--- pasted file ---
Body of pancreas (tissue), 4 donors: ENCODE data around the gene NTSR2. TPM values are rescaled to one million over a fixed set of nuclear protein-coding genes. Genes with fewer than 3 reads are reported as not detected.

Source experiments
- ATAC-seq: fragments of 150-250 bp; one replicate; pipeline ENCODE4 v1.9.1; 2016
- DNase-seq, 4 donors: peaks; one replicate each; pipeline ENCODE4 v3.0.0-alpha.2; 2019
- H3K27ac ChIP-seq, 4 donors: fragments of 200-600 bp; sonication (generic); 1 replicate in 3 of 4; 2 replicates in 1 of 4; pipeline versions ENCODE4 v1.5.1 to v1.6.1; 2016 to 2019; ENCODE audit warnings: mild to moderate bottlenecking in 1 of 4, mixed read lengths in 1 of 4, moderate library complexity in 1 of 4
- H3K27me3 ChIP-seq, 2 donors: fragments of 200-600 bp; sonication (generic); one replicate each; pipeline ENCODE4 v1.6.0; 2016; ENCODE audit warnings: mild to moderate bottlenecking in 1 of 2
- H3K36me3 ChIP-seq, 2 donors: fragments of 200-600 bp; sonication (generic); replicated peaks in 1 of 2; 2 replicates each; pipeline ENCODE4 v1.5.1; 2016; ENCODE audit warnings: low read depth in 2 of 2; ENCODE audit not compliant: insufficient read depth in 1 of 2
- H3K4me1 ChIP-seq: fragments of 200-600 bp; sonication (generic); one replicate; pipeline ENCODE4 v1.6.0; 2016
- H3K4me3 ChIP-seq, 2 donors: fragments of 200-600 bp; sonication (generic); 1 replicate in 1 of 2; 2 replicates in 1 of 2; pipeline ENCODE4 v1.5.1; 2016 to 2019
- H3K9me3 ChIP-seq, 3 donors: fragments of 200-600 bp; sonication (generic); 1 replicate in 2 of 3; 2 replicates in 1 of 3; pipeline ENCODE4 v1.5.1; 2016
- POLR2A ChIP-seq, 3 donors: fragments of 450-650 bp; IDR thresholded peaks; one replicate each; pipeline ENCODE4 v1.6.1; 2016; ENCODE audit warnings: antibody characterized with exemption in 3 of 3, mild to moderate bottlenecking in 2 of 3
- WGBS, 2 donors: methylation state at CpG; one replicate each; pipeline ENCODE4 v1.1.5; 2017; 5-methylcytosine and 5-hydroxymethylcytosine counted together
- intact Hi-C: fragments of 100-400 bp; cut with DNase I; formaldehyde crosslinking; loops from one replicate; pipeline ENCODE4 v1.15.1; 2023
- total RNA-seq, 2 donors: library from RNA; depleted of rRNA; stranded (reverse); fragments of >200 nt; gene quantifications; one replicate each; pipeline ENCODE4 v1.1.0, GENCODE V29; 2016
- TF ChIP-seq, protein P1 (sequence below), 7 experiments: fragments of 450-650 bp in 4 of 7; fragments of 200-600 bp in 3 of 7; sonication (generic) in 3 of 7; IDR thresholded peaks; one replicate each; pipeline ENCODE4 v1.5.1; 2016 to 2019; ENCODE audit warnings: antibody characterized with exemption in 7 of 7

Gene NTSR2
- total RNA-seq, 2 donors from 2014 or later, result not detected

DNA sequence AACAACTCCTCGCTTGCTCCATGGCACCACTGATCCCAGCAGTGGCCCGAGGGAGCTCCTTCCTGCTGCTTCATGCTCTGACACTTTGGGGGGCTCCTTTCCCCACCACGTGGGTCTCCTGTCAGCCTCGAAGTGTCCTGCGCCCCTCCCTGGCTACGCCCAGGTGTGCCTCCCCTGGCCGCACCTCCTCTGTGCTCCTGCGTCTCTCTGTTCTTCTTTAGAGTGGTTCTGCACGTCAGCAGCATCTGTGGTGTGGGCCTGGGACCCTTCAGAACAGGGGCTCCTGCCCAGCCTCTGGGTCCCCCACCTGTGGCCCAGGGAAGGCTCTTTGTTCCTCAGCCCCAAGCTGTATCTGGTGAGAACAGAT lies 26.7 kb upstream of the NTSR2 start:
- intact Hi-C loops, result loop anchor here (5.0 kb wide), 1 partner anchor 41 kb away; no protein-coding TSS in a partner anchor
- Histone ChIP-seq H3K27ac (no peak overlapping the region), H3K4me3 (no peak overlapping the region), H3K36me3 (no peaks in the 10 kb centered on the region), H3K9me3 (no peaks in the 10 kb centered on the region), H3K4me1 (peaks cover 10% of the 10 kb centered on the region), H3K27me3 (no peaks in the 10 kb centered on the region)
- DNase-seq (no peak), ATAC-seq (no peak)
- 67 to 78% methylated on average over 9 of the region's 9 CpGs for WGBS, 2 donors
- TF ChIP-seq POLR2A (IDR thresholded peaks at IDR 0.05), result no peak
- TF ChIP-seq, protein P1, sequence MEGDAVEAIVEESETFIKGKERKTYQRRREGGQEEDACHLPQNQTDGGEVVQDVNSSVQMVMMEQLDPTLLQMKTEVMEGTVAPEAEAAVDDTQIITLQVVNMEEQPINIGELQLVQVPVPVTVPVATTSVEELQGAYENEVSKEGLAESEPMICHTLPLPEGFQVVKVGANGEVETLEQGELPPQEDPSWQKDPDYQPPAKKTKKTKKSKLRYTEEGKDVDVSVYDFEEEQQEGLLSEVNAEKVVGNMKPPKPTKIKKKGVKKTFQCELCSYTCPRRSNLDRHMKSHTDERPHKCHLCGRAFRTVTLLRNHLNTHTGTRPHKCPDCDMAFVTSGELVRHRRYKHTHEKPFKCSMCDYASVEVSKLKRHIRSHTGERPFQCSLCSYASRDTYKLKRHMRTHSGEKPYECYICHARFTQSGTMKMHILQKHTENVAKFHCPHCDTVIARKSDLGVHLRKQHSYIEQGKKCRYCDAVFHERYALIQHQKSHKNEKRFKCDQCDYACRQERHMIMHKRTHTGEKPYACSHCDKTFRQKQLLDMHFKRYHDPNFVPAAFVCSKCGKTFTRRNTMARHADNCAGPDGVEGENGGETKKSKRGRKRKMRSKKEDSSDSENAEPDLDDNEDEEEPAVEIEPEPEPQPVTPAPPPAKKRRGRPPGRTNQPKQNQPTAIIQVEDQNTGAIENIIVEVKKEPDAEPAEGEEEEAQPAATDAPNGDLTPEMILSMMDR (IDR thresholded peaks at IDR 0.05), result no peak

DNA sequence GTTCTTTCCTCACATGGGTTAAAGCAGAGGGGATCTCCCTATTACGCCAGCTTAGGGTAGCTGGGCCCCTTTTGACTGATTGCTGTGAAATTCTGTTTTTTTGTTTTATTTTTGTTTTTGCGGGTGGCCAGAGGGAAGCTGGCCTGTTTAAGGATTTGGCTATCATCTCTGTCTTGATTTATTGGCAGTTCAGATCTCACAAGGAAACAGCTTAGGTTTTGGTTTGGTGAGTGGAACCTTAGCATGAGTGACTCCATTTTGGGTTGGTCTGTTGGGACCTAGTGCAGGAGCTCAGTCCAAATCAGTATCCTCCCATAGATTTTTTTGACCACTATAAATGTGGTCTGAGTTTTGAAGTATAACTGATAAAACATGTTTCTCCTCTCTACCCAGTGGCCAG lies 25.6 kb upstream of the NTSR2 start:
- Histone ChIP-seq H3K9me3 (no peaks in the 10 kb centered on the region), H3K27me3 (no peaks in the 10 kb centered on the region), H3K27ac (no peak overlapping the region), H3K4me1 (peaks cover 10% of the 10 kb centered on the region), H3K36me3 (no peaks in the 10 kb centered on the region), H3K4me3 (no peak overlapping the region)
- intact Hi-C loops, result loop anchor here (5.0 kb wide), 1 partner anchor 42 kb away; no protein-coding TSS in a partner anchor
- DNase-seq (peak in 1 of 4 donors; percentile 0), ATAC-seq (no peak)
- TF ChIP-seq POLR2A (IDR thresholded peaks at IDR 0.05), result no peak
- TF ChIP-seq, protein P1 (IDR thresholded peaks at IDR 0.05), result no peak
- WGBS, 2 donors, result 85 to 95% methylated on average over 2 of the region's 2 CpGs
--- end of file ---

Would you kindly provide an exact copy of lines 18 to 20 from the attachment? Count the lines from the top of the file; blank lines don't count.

DNA sequence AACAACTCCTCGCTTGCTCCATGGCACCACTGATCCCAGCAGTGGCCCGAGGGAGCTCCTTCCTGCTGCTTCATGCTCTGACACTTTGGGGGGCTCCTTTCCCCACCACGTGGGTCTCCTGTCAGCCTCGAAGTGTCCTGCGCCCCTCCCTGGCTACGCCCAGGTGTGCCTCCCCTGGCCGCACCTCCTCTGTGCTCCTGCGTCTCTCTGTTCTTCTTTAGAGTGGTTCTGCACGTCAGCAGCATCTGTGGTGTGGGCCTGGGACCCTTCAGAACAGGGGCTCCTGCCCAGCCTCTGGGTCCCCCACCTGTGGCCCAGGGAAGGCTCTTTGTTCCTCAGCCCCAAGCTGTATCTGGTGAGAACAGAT lies 26.7 kb upstream of the NTSR2 start:
- intact Hi-C loops, result loop anchor here (5.0 kb wide), 1 partner anchor 41 kb away; no protein-coding TSS in a partner anchor
- Histone ChIP-seq H3K27ac (no peak overlapping the region), H3K4me3 (no peak overlapping the region), H3K36me3 (no peaks in the 10 kb centered on the region), H3K9me3 (no peaks in the 10 kb centered on the region), H3K4me1 (peaks cover 10% of the 10 kb centered on the region), H3K27me3 (no peaks in the 10 kb centered on the region)